As Evan Grant of the Dallas Morning News points out, the Rangers have a surfeit of middle infield depth. At the Major League level, they have Ian Kinsler and Elvis Andrus signed to lengthy contracts as well as Jurickson Profar. Beyond those three, prospects Rougned Odor and Luis Sardinas are waiting in the wings. With needs at various positions, including catcher, left field, and DH, as well as limited payroll space, it would make sense for the Rangers to deal from an area of surplus to fill an area of need.
Grant points out that the Rangers’ biggest worry isn’t finding a trade partner, but arriving at a deal that nets the Rangers what GM Jon Daniels perceives as fair value for his players.
One executive, left unnamed, told Fox Sports’ Ken Rosenthal during the GM meetings that the Rangers’ middle infield situation was “untenable.”
“We have three guys at the major league level and two guys at Double-A [Odor and Sardinas]; it would be irresponsible not to consider it,” Daniels said of a possible trade during the GM meetings. “Will we ultimately make a deal? I really don’t know. Teams are getting the lay of the land, see what’s out there and make a decision.”
Kinsler, now 31 years old, is signed through 2017 with a total of $62 million remaining on his contract. Andrus is 25 and signed through 2022, earning $6.75 million in 2014, the last year of his old extension before his new one kicks in at a total of $120 million.
People are the absolute worst sometimes. The latest example: someone stole one of Jose Fernandez’s high school jerseys, which had been displayed in his old high school’s dugout for a vigil last night.
That report comes from Anastasia Dawson of the Tampa Bay Times who covered the vigil at Alonso High School in Tampa yesterday. Her story of the vigil is here. Today she has been tweeting about the theft of the jersey. She spoke to Alonso High school’s principal who, in a bit of understatement, called the theft the “lowest of the low.”
The high school had one more Fernandez jersey remaining and has put it on display in the school. In the meantime, spread this story far and wide so that whatever vulture who stole it can’t sell it.
In an earlier post I made a joke about the Indians starting Dennis Martinez if forced to play a meaningless (for them) game on Monday against the Tigers. On Twitter, one of my followers, Ray Fink, asked a great question: If you had to hand the ball to a Hall of Fame-eligible pitcher to give you three innings, who would it be?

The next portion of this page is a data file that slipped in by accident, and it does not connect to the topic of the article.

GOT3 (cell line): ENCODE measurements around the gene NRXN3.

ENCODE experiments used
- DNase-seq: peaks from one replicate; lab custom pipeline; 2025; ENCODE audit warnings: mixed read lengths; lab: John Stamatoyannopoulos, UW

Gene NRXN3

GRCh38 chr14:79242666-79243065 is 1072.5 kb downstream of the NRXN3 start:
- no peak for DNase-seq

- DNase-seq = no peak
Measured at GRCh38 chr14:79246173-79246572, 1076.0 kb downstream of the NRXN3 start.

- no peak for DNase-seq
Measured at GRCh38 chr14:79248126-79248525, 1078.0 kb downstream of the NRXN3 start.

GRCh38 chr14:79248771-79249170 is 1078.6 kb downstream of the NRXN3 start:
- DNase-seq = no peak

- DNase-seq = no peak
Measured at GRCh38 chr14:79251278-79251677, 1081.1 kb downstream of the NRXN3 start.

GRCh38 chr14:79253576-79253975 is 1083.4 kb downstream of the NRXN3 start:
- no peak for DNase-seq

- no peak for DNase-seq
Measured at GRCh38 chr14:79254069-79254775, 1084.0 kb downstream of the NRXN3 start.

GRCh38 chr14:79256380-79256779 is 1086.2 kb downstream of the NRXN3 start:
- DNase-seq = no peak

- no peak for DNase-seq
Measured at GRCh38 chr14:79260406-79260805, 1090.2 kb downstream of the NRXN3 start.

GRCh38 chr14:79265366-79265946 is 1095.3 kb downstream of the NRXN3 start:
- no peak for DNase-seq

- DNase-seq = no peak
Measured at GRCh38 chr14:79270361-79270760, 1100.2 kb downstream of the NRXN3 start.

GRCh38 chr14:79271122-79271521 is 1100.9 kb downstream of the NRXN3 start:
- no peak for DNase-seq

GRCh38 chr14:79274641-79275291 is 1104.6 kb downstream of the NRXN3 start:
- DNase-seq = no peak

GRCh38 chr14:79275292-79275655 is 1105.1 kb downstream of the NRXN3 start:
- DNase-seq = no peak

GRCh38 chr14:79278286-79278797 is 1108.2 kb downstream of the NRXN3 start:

The Hall of Fame-eligible part gets rid of the recently-retired ringers, requiring a guy who has been off the scene for at least five years, ensuring that there’s a good bit of rust. I love questions like these.
My immediate answer was Mike Mussina. My thinking being that of all of the great pitchers fitting these parameters, he’s the most likely to have stayed in good shape. I mean, Greg Maddux probably still has the best pitching IQ on the planet, but he’s let himself go a bit, right? Mussina strikes me as a guy who still wakes up and does crunches and stuff.
If you extend it to December, however, you may get a better answer, because that’s when Tim Wakefield becomes eligible for the Hall. I realize a knuckleball requires practice to maintain the right touch and subtlety to the delivery, but it also requires the least raw physical effort. Jim Bouton went well more than five years without throwing his less-than-Wakefield-quality knuckler and was still able to make a comeback. I think Tim could be passable.
Then there’s Roger Clemens. I didn’t see his numbers for that National Baseball Congress tourney this summer and I realize he’s getting a bit thick around the middle, but I’m sure he can still bring it enough to not embarrass himself. Beyond the frosted tips, anyway.
So: who is your Space Cowboys-style reclamation project? Who is the old legend you dust off for one last job?